With the economy set to reopen amid the coronavirus pandemic, businesses needs to establish social distancing protocols. We're sharing tips and ideas on how to navigate this unprecedented socioeconomic experiment.
I was recently talking to an agent who is preparing to reopen her agency. All her employees are currently working from home and she wants to ensure that germs don’t spread from employee to employee like wildfire upon reopening. I was impressed by her plan to create three teams of workers and wanted to share it, along with other tips, with others who will be going through the same motions in the coming weeks.
The Rule of Thirds
Segment employees into three groups, with each segment coming into the office for a week, then working from home for two weeks. This allows you to continually cycle your three employee groups out for 14 days (the typical quarantine cycle). If during that time an employee or someone else in their family becomes ill, then the employee would not come into work on their next in-office cycle and would continue to telecommute. This will reduce the probability of spreading the coronavirus to the rest of your staff.
First Things First
Before you set up your three segments of employees, be sure to reach out to all employees and let them know to contact you privately if they might not be able to return to working in the office due to them or a family member having a serious underlying health condition, showing signs of the virus, or have been asked to self-quarantine. If able to telecommute, then they can remain an active employee from afar. But if they are not able to do so (for example, they are stricken with the virus and are unable to work) they may be eligible for employer paid leave or the E-PSL paid leave provided through the FFCRA (see our articles regarding this leave law).
During At-Work Week
Ask your employees to limit their social non-distancing to the week that they work at the office. If they can stock up on supplies and run their errands during the week where they are already leaving their home to come into the office, that will allow them to fully self-quarantine during their next two weeks of working from home. Again, this will reduce the amount of cross-contamination to the rest of your team.
Other Safety Considerations
Additional safety protocols should be put into place, although some may be more easily attained than others. Use this as food for thought rather than a “must do” list. The purpose is to provide some ideas that could spark other things that would work for your office and your team.
Rules and Regulations
There are a number of laws that must be followed, including privacy, workplace safety, accommodations, and more. This includes requirements of OSHA, ADA, and FMLA as well as guidance from the EEOC and CDC. Plus state, county, and local jurisdictions are setting their own rules specific to COVID-19. I was just on a webinar through Sunlife – I highly recommend every employer view this 1.15 hour program prior to bringing employees back to the workplace (they will be posting the recording and slides within a day or two – be sure to watch the video since there is a Q&A throughout that is very enlightening).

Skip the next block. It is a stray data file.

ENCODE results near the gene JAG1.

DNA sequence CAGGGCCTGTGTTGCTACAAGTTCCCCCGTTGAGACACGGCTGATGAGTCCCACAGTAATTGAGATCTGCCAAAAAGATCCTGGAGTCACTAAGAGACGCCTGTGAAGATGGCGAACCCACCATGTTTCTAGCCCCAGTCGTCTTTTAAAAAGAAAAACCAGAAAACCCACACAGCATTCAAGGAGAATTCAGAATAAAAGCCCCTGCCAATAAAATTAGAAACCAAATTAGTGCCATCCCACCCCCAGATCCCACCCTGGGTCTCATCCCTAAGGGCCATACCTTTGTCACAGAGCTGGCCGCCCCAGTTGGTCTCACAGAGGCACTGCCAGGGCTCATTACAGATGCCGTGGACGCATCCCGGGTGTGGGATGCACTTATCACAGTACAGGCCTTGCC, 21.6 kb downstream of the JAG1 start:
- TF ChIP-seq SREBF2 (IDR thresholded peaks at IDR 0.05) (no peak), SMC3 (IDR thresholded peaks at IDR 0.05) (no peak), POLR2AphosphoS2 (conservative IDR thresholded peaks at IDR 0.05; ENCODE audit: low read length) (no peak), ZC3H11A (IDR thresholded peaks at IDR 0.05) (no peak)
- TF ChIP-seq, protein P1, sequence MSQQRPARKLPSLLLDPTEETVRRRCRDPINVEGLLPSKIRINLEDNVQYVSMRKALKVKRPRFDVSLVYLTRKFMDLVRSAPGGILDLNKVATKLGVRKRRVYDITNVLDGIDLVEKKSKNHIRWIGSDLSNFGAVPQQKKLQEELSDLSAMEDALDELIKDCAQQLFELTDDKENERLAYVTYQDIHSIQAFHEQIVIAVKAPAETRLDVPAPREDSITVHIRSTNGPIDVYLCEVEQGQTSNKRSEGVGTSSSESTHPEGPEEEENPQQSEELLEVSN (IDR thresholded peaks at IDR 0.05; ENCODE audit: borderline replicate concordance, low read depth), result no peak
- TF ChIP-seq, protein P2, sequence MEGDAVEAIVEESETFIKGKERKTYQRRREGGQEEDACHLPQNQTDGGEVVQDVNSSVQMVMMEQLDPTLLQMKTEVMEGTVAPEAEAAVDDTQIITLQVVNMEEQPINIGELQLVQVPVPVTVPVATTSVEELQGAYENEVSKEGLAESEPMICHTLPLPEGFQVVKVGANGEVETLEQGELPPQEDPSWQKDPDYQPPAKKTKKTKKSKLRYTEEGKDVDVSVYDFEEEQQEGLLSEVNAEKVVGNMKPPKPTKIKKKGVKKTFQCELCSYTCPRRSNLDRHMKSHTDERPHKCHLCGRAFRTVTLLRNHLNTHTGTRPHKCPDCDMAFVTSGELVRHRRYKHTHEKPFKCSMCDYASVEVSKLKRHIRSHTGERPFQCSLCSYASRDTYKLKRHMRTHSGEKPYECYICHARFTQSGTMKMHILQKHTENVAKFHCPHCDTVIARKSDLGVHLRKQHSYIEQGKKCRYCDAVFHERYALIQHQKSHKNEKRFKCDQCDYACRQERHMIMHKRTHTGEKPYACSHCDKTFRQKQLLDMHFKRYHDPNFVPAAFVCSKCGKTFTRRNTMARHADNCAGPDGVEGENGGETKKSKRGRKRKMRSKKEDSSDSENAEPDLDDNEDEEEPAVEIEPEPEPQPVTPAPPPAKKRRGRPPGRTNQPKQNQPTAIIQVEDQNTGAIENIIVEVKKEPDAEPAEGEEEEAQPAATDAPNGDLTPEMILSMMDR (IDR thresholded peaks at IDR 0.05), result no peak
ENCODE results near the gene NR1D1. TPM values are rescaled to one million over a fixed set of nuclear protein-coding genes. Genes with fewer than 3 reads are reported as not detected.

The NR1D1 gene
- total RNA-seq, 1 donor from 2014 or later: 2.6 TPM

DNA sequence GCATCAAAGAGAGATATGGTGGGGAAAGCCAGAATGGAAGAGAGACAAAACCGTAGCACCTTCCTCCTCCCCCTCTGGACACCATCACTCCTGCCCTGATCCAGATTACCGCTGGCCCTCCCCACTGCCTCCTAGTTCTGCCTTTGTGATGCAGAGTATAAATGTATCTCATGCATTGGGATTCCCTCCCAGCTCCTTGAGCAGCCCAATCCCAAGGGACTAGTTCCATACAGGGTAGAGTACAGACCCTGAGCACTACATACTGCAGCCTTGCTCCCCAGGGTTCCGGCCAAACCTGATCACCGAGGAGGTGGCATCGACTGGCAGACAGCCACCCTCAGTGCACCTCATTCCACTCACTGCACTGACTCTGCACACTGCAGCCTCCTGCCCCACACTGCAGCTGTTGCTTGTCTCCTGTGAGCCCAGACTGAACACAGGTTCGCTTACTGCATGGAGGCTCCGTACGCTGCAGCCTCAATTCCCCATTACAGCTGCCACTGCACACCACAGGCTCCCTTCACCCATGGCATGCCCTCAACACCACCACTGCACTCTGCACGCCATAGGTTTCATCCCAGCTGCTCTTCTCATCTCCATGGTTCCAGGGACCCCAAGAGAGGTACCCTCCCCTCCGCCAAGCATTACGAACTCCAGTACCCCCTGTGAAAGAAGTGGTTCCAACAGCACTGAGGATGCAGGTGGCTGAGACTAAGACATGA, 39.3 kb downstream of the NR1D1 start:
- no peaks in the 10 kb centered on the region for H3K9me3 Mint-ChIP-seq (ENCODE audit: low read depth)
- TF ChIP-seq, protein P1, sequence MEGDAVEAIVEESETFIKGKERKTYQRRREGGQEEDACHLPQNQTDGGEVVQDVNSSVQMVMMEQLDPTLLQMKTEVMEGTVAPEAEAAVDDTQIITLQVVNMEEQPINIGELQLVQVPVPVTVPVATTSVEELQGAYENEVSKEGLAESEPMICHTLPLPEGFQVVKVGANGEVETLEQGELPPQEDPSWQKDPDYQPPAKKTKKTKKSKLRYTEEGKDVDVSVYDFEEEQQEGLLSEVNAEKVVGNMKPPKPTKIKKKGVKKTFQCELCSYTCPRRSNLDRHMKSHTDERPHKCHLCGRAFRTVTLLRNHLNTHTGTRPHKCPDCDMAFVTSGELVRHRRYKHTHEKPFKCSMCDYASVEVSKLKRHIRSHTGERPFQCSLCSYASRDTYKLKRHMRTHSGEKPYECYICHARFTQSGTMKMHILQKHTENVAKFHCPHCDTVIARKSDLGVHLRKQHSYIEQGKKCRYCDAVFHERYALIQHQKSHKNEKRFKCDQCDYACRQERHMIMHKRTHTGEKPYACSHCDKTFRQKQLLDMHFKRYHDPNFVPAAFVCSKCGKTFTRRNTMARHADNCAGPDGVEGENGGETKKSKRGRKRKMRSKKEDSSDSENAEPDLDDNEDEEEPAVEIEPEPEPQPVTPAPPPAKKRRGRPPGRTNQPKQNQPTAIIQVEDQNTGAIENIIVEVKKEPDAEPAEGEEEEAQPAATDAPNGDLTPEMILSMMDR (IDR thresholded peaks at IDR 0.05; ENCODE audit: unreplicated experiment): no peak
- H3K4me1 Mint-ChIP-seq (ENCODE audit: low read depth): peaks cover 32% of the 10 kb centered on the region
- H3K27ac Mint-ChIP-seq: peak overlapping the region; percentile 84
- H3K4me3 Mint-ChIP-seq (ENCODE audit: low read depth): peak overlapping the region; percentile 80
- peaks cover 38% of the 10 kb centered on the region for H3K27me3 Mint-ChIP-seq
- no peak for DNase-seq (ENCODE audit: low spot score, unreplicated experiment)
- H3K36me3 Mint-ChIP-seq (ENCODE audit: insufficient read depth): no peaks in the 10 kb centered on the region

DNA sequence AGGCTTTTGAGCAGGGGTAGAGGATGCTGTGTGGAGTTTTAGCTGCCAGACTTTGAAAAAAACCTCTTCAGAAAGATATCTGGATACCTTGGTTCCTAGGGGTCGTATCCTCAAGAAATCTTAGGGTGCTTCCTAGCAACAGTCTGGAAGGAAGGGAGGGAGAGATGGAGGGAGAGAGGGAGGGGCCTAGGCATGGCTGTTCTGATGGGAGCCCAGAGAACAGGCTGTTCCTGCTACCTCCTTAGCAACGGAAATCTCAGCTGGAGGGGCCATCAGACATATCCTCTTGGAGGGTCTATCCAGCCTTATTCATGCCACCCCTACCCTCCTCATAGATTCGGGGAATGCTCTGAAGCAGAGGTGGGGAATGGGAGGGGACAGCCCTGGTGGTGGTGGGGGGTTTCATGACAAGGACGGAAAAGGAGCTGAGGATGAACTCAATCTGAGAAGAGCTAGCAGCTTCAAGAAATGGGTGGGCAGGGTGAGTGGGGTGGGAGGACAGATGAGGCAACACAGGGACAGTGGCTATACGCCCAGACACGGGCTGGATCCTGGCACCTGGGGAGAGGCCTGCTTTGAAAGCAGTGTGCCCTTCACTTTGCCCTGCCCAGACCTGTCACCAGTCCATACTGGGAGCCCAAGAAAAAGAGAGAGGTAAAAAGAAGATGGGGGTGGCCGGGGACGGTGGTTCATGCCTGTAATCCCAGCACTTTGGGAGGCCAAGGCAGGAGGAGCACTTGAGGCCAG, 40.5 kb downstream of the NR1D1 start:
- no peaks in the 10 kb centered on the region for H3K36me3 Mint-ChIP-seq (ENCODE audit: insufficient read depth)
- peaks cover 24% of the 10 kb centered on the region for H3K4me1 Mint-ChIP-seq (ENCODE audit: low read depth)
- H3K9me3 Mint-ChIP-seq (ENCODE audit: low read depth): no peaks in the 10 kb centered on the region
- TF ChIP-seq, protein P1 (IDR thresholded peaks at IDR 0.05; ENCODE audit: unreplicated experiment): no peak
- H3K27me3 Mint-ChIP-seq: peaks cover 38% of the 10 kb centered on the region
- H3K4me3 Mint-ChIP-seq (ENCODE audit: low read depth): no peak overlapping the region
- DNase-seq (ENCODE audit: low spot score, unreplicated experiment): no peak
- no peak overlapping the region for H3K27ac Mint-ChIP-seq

The Bottom Line
As you start to open back up, you’ll need to determine what will work best for your agency and your team members. Maybe make it fun. Can you get your logo sewn onto fabric masks? Or get masks in your company’s colors. Order a supply of agency pens so that your customers take your information with them. Schedule a weekly “happy hour” over Zoom so that your staff can still “see” each other weekly regardless of which in-office work team they are on. No doubt it will continue to be stressful as we all adjust to the new abnormal. But the more you do to help employees feel safe and that you care about their continued health, the less anxiety will be attached to returning to the office.
Be Benefits Informed
At The Benefits Academy, our mission is to bring you tools and resources to help you be a more effective benefits professional. We have a number of free offerings to keep you up to date:
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I love numbers. I'm a math geek. I read benefits industry articles and periodicals for relaxation (but, honestly, I'm still a fun gal). I also like to share what I've learned and you'll find it all here.